These equations look a bit more tricky, because we have more colored boxes to fill in and solve. However, we only need to find one f1 digit and one f2 digit to make our solution work, since we don't need to find all f1 and f2 digits. As long as we find one of each, we will know that the digit we find for d (the empty yellow boxes) makes 322d a valid Tetractys puzzle.

It turns out that in this example there is only one other digit other than 8 which will work, and it is the digit 1. Let's now show how this digit works in the equations we started out with (Fig. 3-12).

Fig 3-12: Multiplication equations with solution for substitutes of digit d.

When f1 and f2 digits are both 7 and d is 1, the equations are all solved, so that the second column and second row digits represent the tens position digits of the corresponding products, 21 and 14.

In fact, we can do the same analysis for each of the remaining digits of Tetractys 164—that is, for a228, 3b28, and 32c8. If we were to find all these other solutions, the final puzzle form would then display these solutions in each of the four corners of the puzzle grid (Fig. 3-13).

Fig 3-13: Solutions shown of substitute digits of Tetractys 164

# Solving the online puzzle

### A couple of conventions to keep in mind

One convention to make it easier to identify particular puzzles is the positioning of the four digits of each puzzle to the right side of the puzzle. This provides a convenient way of naming each puzzle, so that Tetractys 164, for example, can also be referred to as '3228'. Since each Tetractys puzzle has a unique reference number (from 1 to 737) and a unique set of four digits, this alternative reference name will also be unique.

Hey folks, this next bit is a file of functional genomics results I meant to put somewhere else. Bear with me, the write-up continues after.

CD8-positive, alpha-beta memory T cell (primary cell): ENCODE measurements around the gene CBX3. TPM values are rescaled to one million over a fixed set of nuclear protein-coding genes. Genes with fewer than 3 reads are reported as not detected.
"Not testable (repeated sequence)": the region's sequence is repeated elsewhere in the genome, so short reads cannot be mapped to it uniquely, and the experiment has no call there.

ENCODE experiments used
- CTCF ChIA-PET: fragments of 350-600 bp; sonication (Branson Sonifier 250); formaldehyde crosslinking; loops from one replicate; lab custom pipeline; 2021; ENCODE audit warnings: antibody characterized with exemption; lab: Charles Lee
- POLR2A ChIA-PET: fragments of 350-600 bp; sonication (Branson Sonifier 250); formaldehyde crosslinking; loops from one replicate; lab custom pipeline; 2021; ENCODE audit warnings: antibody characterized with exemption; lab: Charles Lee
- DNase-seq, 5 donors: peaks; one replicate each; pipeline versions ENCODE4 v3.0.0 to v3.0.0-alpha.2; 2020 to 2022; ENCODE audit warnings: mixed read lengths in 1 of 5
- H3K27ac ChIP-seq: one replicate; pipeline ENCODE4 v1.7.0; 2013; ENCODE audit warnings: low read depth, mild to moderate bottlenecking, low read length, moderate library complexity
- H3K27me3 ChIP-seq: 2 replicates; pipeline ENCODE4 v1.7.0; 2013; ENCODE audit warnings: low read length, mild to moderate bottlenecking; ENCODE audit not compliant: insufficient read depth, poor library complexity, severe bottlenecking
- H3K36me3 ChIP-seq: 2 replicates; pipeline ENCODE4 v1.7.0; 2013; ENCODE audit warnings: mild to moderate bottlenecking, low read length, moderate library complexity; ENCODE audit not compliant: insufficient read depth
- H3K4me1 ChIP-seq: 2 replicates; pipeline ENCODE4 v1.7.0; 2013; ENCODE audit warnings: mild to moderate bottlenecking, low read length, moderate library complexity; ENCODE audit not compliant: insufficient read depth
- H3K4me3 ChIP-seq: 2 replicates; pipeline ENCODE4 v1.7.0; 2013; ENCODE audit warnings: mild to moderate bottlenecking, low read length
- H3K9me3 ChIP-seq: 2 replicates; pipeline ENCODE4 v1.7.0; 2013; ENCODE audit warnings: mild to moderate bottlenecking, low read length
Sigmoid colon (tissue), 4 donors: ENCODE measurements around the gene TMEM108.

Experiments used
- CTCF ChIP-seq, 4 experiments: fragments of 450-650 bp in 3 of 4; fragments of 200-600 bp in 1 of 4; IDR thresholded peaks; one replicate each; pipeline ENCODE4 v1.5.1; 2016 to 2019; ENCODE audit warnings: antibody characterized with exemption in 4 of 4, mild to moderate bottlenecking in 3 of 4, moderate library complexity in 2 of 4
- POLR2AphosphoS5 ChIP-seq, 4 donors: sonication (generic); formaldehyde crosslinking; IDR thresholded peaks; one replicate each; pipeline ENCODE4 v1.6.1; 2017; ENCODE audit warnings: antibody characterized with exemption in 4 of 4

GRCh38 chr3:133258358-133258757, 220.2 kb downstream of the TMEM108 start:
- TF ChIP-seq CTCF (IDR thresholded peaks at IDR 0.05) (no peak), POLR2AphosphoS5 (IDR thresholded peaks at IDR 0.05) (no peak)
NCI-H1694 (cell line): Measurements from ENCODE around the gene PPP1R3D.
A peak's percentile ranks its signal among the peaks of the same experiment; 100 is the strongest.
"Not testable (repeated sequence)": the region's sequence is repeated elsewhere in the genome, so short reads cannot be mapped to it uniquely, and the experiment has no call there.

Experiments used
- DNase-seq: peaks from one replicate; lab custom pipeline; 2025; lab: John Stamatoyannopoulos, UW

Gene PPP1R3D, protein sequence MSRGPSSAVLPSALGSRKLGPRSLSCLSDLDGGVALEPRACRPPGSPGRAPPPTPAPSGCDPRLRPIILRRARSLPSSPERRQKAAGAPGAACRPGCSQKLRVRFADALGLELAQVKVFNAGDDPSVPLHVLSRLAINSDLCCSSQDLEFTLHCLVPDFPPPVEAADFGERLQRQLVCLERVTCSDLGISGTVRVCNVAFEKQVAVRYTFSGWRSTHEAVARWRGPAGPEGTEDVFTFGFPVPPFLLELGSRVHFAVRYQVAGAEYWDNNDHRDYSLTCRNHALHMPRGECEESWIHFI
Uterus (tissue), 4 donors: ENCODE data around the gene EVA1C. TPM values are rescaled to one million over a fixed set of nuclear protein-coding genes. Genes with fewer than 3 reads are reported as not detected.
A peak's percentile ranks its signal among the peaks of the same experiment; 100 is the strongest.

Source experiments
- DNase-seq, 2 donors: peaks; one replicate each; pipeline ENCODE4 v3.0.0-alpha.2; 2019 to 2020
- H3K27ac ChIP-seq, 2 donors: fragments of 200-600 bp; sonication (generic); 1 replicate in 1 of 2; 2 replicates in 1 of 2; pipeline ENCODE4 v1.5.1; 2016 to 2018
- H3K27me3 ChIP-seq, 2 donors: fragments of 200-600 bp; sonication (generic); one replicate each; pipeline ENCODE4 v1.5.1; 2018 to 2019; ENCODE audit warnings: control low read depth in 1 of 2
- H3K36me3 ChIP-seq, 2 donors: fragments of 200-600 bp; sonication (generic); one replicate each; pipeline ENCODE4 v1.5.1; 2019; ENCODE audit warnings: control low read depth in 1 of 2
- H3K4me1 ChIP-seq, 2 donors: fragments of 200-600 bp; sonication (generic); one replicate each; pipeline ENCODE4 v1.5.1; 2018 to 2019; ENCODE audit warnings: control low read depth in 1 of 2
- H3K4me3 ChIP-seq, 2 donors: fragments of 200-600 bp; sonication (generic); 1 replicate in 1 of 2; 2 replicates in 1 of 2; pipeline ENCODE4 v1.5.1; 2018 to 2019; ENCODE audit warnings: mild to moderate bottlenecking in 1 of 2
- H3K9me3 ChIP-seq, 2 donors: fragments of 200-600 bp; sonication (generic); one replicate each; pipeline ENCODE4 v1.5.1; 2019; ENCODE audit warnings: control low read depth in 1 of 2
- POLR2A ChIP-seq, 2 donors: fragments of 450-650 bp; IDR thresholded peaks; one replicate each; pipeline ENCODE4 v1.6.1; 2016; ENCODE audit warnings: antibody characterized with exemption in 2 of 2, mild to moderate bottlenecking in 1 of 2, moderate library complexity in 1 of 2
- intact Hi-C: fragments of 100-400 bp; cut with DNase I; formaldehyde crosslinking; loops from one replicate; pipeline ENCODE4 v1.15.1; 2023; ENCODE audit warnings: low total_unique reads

Finally, one other convention has been used in this online puzzle in order to reduce number clutter in those puzzles where there are many solution digits that represent consecutive numbers. Let's suppose that the f2 digits of a particular puzzle are the digits 1 through 9. This would be shown as '123456789' in the horizontal orange strip of the puzzle grid and would look rather crowded, especially since these digits would be repeated twice. Instead of displaying all these consecutive digits, the convention would show only the first and last digits with a dot between them to represent all digits between these two numbers. If the last digit is 9 or the first digit is 0, these first and last digits are also excluded. Thus we would see '1•' instead of the longer '123456789'. Here are examples of how this convention works throughout the book.

'01234' becomes '•4'
'012346789' becomes '•46•'
'4678' becomes '46•8'
'0123456789' becomes '•'
'012' becomes '•2', not '0•2'

But...

‘89’ remains ‘89’, not ‘8•’
‘024689’ remains ‘024689’
‘124578’ remains ‘124578’

All that's left to do now is to solve all 737 Tetractys puzzles in this online puzzle!